“But Rabbi, even if I can read some of the prayers, I still don’t understand what I’m saying… To tell you the truth, I’d rather take a quiet reflective walk in the park this year than spend all that time in synagogue saying a bunch of words that don’t really mean much to me anyway.”
Prayer is meant to be a powerful, relevant and meaningful experience. At the same time, a lengthy synagogue experience can be a bit intimidating. The following is a list of perspectives to keep in mind this year that should help to make the services as personally uplifting as possible.
- Five minutes of prayer said with understanding, feeling and a personal connection to the words and their significance means far more than five hours of lip service. Therefore, don’t look at your prayer book as an all-or-nothing proposition consisting of hundreds of prayers that absolutely must be recited. Rather, try looking at each page as its own self-contained opportunity for prayer, reflection and inspiration. If you are successful with one page that’s great; if not, then just move right along to the next page, the next of many opportunities.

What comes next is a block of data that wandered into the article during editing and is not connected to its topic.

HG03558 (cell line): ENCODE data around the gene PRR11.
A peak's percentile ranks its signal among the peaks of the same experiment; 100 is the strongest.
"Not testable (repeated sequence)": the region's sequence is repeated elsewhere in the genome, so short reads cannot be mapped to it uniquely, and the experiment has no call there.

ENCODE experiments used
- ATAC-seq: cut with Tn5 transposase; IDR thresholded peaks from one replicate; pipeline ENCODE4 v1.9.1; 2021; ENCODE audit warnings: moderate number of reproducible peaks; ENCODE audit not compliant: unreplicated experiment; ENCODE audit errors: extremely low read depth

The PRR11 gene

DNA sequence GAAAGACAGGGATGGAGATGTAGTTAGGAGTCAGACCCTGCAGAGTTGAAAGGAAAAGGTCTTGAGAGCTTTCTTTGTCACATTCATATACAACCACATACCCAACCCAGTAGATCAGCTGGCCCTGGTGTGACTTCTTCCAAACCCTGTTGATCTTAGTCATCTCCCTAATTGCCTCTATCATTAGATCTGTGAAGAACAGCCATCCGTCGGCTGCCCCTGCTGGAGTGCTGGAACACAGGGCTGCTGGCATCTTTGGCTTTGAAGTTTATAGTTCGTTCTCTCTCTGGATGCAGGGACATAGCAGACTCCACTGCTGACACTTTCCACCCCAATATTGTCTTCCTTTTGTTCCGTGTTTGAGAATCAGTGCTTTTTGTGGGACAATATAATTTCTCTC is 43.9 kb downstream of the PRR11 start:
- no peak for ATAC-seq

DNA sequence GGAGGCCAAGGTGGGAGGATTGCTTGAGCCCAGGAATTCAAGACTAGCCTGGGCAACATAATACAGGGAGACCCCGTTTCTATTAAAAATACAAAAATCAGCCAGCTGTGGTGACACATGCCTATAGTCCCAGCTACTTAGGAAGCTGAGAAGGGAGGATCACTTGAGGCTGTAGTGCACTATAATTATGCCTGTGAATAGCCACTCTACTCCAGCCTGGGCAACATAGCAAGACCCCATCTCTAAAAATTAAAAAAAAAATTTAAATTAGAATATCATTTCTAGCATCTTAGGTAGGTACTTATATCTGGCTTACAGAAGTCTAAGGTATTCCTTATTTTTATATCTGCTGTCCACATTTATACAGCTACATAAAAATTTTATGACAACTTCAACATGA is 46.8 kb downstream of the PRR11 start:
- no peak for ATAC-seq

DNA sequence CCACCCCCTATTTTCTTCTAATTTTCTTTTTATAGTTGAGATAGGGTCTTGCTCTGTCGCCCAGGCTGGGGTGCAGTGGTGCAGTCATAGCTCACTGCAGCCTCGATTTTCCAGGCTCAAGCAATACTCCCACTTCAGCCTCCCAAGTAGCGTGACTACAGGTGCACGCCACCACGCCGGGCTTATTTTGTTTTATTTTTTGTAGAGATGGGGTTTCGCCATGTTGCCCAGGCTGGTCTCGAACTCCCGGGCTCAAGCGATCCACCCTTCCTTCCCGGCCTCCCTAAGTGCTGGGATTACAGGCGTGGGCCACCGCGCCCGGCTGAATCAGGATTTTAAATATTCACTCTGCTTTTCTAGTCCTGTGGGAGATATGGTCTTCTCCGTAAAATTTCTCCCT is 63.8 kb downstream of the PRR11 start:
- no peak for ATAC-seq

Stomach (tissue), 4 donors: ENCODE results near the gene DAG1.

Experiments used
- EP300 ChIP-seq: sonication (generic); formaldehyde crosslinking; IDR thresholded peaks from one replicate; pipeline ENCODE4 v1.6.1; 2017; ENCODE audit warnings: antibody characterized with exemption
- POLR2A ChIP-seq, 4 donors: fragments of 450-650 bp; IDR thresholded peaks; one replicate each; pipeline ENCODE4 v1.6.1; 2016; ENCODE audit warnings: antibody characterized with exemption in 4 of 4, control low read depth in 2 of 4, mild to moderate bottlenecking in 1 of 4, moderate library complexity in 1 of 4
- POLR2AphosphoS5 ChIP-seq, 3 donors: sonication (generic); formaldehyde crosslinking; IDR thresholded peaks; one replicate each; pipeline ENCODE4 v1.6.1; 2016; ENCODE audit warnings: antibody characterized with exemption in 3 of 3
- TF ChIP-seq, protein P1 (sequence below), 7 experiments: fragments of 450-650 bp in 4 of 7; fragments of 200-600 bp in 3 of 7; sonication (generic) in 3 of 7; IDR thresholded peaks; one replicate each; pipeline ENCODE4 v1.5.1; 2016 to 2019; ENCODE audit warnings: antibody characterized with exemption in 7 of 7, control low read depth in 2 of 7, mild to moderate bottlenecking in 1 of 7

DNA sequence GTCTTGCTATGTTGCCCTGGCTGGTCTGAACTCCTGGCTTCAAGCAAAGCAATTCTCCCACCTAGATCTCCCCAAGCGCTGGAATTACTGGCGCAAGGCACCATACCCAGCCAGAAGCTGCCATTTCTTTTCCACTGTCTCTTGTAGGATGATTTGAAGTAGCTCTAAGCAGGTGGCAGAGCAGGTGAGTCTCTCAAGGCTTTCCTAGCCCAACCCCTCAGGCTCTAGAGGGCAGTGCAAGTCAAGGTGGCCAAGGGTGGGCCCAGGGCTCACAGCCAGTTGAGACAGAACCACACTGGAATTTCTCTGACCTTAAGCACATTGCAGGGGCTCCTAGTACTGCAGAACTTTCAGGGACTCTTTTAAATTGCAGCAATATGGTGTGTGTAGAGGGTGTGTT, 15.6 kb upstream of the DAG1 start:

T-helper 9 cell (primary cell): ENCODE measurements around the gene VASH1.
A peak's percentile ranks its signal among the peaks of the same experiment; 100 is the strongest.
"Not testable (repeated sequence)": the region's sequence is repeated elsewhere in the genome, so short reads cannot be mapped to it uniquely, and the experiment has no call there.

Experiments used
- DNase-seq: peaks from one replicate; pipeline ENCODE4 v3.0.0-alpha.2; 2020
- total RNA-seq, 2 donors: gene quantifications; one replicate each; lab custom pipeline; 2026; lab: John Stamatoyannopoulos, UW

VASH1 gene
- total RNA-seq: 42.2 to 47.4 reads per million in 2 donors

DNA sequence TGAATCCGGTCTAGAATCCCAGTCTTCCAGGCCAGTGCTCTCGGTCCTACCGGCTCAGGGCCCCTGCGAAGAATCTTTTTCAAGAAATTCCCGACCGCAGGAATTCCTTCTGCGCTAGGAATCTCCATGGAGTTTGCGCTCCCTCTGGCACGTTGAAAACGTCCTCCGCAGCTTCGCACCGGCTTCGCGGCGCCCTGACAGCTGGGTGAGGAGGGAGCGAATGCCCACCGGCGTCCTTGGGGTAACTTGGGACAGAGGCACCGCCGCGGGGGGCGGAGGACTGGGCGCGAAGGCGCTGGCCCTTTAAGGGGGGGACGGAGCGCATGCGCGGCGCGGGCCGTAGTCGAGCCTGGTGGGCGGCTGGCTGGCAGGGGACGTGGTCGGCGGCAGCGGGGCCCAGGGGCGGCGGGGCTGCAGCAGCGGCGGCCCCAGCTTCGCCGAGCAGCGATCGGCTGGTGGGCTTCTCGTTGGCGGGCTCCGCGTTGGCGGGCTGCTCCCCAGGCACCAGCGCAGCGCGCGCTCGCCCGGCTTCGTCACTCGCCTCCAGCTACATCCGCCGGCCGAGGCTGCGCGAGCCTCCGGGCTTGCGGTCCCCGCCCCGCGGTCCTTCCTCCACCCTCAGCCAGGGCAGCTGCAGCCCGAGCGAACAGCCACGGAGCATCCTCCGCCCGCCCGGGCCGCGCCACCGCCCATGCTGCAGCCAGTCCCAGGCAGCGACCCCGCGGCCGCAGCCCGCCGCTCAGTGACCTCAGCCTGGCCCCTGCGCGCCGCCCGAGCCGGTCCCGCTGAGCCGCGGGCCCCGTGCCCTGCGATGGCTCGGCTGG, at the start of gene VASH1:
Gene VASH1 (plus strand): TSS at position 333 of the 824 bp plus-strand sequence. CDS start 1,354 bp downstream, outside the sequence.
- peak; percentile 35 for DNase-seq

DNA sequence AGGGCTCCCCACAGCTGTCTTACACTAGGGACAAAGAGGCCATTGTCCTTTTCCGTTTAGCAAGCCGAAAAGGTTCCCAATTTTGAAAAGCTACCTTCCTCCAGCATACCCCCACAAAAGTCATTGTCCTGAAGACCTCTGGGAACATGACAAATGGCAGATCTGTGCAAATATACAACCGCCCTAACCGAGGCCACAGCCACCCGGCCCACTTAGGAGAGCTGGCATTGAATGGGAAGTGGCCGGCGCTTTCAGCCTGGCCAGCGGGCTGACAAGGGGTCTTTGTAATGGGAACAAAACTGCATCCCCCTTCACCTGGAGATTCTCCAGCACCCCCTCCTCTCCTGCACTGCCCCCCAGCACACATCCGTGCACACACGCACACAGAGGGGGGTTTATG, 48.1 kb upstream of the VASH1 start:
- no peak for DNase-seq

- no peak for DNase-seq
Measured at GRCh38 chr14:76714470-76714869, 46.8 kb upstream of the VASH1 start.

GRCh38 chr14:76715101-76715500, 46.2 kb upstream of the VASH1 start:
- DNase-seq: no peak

- “Self-imposed expectations lead to self-induced frustrations.” Therefore, don’t expect to be “moved” by every prayer or to follow along with the entire service.
- Read slowly through the prayers, carefully thinking about what you’re saying, and don’t be concerned about lagging behind the congregation. Look, the worst that could happen is that you will be on a different page than everyone else, but don’t worry, the pages will probably be announced so you can always catch up.
- If a particular sentence or paragraph touches you, linger there a while. Say the words over and over to yourself – softly, but audible to your own ear. Allow those words to touch you. Feel them. And if you’re really brave, then close your eyes and say those words over and over for a couple of moments.
- You’re not that proficient in Hebrew? Don’t worry, God understands whatever language you speak. And like a loving parent, He can discern what’s in your heart even if you can’t quite express it the way you would like.
- As you sit in your synagogue on Rosh Hashanah and Yom Kippur you are joined by millions of Jews in synagogues all over the world. You are a Jew, and by participating in the holidays you are making a powerful statement about your commitment to Judaism and the Jewish people.
This article is an excerpt from “The Rosh Hashanah Yom Kippur Survival Kit.” The book masterfully blends wisdom, humor and down-to-earth spirituality. It’s like having a knowledgeable friend sitting right next to you in the synagogue.